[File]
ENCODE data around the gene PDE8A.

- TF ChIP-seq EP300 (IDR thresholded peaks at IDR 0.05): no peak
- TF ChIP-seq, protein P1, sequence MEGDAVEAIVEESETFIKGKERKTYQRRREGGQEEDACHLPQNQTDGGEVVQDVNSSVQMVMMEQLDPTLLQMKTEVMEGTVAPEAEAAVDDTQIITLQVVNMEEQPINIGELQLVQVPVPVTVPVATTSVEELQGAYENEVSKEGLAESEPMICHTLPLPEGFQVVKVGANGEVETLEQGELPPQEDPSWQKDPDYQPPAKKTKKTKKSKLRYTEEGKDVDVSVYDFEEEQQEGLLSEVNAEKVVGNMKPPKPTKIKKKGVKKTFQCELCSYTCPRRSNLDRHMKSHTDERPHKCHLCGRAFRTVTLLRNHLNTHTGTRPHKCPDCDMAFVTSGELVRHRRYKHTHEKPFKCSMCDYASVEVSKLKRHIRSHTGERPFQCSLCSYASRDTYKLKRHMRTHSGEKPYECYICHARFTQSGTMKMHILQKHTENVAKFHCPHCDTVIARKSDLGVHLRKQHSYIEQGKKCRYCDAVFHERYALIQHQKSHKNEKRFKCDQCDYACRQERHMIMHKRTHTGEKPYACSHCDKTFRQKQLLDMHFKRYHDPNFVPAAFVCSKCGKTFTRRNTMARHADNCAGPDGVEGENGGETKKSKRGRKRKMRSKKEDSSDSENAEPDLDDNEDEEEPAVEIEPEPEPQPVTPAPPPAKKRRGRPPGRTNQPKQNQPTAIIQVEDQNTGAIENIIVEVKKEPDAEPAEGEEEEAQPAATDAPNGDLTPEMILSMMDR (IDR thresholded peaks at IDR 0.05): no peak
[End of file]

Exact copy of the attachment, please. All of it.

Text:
ENCODE data around the gene PDE8A.

- TF ChIP-seq EP300 (IDR thresholded peaks at IDR 0.05): no peak
- TF ChIP-seq, protein P1, sequence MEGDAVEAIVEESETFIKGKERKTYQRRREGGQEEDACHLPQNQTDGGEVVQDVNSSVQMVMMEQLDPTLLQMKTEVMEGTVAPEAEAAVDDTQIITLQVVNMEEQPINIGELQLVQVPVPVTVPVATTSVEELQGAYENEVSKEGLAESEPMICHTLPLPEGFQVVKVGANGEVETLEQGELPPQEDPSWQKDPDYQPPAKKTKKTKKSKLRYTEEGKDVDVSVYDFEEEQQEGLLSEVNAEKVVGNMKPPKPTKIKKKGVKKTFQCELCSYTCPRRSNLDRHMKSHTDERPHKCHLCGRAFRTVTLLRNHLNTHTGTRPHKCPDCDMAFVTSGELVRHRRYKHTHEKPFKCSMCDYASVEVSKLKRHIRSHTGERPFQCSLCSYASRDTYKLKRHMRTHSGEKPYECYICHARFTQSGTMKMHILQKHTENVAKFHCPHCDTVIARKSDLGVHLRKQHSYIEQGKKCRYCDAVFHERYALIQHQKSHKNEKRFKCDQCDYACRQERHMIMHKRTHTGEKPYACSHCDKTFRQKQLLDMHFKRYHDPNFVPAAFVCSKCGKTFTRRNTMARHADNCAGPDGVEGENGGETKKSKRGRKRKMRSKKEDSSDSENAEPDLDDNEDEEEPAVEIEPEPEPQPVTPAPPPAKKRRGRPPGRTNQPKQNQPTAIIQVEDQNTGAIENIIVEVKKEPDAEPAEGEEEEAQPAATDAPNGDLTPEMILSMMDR (IDR thresholded peaks at IDR 0.05): no peak